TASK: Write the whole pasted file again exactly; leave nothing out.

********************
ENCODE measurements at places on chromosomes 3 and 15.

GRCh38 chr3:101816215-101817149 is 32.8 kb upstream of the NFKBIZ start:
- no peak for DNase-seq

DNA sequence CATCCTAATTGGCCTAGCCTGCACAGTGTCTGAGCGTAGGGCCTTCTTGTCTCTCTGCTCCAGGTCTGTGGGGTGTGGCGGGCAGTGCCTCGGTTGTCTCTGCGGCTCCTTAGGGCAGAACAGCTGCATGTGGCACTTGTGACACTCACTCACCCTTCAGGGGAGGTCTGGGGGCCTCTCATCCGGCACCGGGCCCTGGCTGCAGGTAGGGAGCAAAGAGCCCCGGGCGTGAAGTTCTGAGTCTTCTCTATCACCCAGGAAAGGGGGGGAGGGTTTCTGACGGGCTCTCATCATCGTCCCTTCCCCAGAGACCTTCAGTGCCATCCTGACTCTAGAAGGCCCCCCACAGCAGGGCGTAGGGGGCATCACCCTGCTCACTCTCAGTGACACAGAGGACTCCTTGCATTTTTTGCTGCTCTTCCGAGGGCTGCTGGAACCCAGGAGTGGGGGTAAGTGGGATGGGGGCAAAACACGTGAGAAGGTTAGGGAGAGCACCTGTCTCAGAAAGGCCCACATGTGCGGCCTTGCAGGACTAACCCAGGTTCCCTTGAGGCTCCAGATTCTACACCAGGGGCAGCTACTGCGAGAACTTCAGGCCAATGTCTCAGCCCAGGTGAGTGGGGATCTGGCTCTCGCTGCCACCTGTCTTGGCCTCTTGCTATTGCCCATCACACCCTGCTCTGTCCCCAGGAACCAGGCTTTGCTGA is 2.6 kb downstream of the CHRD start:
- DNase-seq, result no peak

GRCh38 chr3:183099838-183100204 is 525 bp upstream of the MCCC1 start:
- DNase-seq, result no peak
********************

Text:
ENCODE measurements at places on chromosomes 3 and 15.

GRCh38 chr3:101816215-101817149 is 32.8 kb upstream of the NFKBIZ start:
- no peak for DNase-seq

DNA sequence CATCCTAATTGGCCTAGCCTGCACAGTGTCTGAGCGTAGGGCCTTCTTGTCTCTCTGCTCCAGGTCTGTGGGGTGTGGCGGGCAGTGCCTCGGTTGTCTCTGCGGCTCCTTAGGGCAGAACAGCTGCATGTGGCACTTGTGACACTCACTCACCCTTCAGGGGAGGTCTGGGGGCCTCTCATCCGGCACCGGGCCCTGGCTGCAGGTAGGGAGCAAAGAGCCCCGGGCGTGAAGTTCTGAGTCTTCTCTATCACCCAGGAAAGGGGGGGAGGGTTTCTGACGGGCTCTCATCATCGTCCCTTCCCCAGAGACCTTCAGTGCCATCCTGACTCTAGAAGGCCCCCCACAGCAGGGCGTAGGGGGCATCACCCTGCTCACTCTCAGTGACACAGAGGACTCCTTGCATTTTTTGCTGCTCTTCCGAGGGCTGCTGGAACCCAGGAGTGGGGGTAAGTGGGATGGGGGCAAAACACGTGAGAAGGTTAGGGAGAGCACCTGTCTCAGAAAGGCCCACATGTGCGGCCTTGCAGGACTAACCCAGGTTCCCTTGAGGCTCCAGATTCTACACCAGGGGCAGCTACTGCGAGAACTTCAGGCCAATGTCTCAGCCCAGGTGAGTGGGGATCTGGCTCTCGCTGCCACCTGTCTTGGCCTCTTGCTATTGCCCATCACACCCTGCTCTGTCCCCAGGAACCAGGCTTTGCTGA is 2.6 kb downstream of the CHRD start:
- DNase-seq, result no peak

GRCh38 chr3:183099838-183100204 is 525 bp upstream of the MCCC1 start:
- DNase-seq, result no peak